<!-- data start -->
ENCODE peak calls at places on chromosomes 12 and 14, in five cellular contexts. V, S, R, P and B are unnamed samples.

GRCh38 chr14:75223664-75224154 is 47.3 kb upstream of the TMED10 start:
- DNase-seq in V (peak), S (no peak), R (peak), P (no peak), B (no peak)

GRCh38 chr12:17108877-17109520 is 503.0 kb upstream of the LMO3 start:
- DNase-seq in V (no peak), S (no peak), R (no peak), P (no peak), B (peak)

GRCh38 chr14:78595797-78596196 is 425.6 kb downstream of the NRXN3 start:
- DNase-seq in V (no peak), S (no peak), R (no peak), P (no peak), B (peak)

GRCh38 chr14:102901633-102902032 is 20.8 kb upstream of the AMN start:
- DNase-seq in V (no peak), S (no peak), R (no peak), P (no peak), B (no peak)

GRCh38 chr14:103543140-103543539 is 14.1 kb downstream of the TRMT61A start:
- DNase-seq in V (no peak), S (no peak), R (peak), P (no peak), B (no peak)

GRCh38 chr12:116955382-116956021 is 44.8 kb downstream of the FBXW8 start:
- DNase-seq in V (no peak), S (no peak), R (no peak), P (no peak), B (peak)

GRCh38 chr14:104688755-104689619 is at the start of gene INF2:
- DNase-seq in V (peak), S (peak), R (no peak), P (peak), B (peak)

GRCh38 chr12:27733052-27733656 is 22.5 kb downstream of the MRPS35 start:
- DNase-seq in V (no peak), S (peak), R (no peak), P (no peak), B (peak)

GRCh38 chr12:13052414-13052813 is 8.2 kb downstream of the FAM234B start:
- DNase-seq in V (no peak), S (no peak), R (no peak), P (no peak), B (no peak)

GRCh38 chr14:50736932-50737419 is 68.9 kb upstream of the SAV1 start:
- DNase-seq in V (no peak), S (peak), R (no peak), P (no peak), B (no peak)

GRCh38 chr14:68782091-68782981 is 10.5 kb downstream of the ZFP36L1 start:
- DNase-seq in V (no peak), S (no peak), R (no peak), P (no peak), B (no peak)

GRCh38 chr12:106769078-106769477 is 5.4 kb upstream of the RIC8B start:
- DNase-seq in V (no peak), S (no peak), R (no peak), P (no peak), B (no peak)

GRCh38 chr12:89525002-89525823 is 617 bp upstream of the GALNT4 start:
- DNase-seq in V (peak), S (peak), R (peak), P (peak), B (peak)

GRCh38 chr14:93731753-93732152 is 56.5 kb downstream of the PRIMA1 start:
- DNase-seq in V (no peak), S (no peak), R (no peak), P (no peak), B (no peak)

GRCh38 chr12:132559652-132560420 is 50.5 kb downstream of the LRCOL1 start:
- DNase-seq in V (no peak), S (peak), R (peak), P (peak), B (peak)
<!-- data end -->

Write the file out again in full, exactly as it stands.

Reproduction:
ENCODE peak calls at places on chromosomes 12 and 14, in five cellular contexts. V, S, R, P and B are unnamed samples.

GRCh38 chr14:75223664-75224154 is 47.3 kb upstream of the TMED10 start:
- DNase-seq in V (peak), S (no peak), R (peak), P (no peak), B (no peak)

GRCh38 chr12:17108877-17109520 is 503.0 kb upstream of the LMO3 start:
- DNase-seq in V (no peak), S (no peak), R (no peak), P (no peak), B (peak)

GRCh38 chr14:78595797-78596196 is 425.6 kb downstream of the NRXN3 start:
- DNase-seq in V (no peak), S (no peak), R (no peak), P (no peak), B (peak)

GRCh38 chr14:102901633-102902032 is 20.8 kb upstream of the AMN start:
- DNase-seq in V (no peak), S (no peak), R (no peak), P (no peak), B (no peak)

GRCh38 chr14:103543140-103543539 is 14.1 kb downstream of the TRMT61A start:
- DNase-seq in V (no peak), S (no peak), R (peak), P (no peak), B (no peak)

GRCh38 chr12:116955382-116956021 is 44.8 kb downstream of the FBXW8 start:
- DNase-seq in V (no peak), S (no peak), R (no peak), P (no peak), B (peak)

GRCh38 chr14:104688755-104689619 is at the start of gene INF2:
- DNase-seq in V (peak), S (peak), R (no peak), P (peak), B (peak)

GRCh38 chr12:27733052-27733656 is 22.5 kb downstream of the MRPS35 start:
- DNase-seq in V (no peak), S (peak), R (no peak), P (no peak), B (peak)

GRCh38 chr12:13052414-13052813 is 8.2 kb downstream of the FAM234B start:
- DNase-seq in V (no peak), S (no peak), R (no peak), P (no peak), B (no peak)

GRCh38 chr14:50736932-50737419 is 68.9 kb upstream of the SAV1 start:
- DNase-seq in V (no peak), S (peak), R (no peak), P (no peak), B (no peak)

GRCh38 chr14:68782091-68782981 is 10.5 kb downstream of the ZFP36L1 start:
- DNase-seq in V (no peak), S (no peak), R (no peak), P (no peak), B (no peak)

GRCh38 chr12:106769078-106769477 is 5.4 kb upstream of the RIC8B start:
- DNase-seq in V (no peak), S (no peak), R (no peak), P (no peak), B (no peak)

GRCh38 chr12:89525002-89525823 is 617 bp upstream of the GALNT4 start:
- DNase-seq in V (peak), S (peak), R (peak), P (peak), B (peak)

GRCh38 chr14:93731753-93732152 is 56.5 kb downstream of the PRIMA1 start:
- DNase-seq in V (no peak), S (no peak), R (no peak), P (no peak), B (no peak)

GRCh38 chr12:132559652-132560420 is 50.5 kb downstream of the LRCOL1 start:
- DNase-seq in V (no peak), S (peak), R (peak), P (peak), B (peak)